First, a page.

Cape Town - Although it seemed as though all standard operating procedures were not adhered to, the samples collected from the Van Breda triple murder scene were not contaminated, chief forensic analyst Lieutenant Colonel Sharlene Otto told the Western Cape High Court on Friday.
Murder accused Henri van Breda’s defence attorney Advocate Matthys Combrink produced photos of the laboratory at the time samples were tested which showed staff not wearing shoe covers, as required in its standard operating procedures.
Otto conceded that processes appeared to not have been followed, but insisted that if contamination had taken place, the person’s DNA would have been found in the sample results.
She also said the person not wearing the full protective gear would not necessarily have been working with the samples, and would therefore not be required to be completely covered.
The court heard on Monday that DNA belonging to Rudi and Teresa van Breda was found under Henri’s fingernails.
It also heard that DNA belonging to Henri, Rudi and Teresa was found in a corner of the shower, but on Friday Otto said it was possible that it was that of only two of them as it was a mixture sample.
No unknown DNA was found in the family’s luxury De Zalze Estate home.
Van Breda, 22, pleaded not guilty to axing his parents and brother to death, seriously injuring his sister Marli and defeating the ends of justice.
He alleged that an intruder wearing a balaclava, gloves and dark clothes was behind the attack, and that he had heard other voices of people speaking Afrikaans in their home in the De Zalze Estate in Stellenbosch in January 2015.
Van Breda claimed that, after a fight with the axe-wielding intruder who was also armed with a knife, the man had escaped.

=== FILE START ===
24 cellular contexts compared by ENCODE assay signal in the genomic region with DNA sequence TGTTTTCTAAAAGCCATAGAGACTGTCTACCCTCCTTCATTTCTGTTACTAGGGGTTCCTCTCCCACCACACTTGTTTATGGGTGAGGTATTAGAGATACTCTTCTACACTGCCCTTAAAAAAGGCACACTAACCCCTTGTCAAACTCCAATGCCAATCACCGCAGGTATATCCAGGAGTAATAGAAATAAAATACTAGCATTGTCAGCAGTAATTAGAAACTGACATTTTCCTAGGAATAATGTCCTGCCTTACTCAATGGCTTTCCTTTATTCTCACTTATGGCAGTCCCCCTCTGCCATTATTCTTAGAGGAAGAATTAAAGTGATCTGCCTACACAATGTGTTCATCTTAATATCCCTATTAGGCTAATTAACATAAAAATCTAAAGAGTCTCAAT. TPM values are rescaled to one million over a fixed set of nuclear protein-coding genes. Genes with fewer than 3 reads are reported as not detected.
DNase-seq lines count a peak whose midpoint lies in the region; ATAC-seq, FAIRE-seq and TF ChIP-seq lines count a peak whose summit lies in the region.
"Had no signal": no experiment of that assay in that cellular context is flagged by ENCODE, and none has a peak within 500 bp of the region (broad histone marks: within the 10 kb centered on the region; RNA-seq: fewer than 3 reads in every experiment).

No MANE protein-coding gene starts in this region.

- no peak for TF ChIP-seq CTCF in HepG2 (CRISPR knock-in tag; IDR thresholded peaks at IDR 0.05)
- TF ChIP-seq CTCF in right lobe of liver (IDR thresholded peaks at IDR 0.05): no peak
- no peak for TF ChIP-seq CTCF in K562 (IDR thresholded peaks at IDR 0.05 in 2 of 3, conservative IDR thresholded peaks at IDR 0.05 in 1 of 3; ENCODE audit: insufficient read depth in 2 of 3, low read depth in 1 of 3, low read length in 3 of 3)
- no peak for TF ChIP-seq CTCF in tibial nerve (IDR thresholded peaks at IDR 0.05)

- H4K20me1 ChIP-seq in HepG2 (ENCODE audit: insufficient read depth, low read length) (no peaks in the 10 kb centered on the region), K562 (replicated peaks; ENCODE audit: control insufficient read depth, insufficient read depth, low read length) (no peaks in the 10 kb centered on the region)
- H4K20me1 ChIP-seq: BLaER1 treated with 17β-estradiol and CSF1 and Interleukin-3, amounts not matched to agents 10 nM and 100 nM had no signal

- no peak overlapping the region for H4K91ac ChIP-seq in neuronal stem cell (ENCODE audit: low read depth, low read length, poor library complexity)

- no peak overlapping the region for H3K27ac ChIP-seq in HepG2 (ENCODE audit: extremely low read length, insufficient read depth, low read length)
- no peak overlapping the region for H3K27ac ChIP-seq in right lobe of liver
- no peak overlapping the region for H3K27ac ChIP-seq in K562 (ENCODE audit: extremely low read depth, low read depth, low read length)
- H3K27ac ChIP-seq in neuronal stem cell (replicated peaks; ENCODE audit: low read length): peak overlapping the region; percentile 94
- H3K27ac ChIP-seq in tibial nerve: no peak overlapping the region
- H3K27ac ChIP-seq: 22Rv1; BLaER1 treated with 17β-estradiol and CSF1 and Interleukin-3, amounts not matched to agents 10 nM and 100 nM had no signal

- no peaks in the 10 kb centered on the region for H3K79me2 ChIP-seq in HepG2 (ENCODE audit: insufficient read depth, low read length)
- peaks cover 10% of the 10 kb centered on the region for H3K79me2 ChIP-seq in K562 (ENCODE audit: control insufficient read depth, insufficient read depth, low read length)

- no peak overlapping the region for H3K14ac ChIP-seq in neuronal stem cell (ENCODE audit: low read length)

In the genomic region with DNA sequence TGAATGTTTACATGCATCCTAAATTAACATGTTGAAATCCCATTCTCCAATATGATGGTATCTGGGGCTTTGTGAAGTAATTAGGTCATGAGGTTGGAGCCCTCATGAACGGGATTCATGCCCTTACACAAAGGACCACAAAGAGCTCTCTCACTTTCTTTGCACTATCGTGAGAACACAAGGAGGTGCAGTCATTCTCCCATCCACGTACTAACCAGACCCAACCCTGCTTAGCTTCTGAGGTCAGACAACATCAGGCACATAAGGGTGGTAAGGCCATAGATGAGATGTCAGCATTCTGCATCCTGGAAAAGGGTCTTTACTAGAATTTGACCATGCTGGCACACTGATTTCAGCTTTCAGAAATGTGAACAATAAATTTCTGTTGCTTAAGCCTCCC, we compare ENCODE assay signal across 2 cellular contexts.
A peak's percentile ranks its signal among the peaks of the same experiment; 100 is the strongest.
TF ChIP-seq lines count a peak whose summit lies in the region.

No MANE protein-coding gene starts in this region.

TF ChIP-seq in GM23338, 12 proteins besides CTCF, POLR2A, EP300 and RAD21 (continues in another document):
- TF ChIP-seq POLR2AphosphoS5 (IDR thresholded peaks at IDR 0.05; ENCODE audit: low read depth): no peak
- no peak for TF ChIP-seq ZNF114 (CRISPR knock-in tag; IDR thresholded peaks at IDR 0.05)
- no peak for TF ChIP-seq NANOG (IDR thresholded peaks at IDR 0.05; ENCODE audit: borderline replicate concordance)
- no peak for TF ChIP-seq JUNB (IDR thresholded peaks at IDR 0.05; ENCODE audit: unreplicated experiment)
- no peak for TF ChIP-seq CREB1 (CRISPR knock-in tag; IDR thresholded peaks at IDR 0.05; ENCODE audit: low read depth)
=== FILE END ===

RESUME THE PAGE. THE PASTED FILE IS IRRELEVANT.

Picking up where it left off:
No reason to doubt results
Otto told the court that a person wearing a balaclava and gloves involved in a struggle would not leave a lot of DNA as the face and head area are “huge shedders”.
She also referred to the Locard principle, explaining that if an attacker is covered and involved in a struggle, the attacker wouldn’t transfer DNA onto the other person, but that person’s DNA will be on the attacker.
She in her evidence in chief testified that Martin's right-hand nail scrapings showed Rudi’s DNA, while a swab taken from the handle of the knife used in the attack – which comes from the family’s kitchen – only matched Rudi.
She confirmed that a total of 216 samples were submitted from the scene and tested.
After a full week on the stand, Otto appeared exasperated as the defence questioned the DNA results.
She said nothing had gone wrong with the submitted samples as they were done in isolation and there was no reason to doubt the outcome of the results.
Otto, who described herself as an objective witness who relied solely on the DNA for her reports, told Combrink to take the samples and have it tested if he questioned the results.
Her job, she said, was to “compare and relay".
Earlier this week, she said while the police’s forensic science laboratory was not accredited, this did not make its results less reliable. She testified that the only difference between an unaccredited and accredited laboratory was an audit by the South African National Accreditation System, which was not a legal requirement in South Africa.
The police’s forensic laboratory followed strict and stringent quality control systems and complied with international standards and guidelines, Otto maintained.
The trial continues on Monday.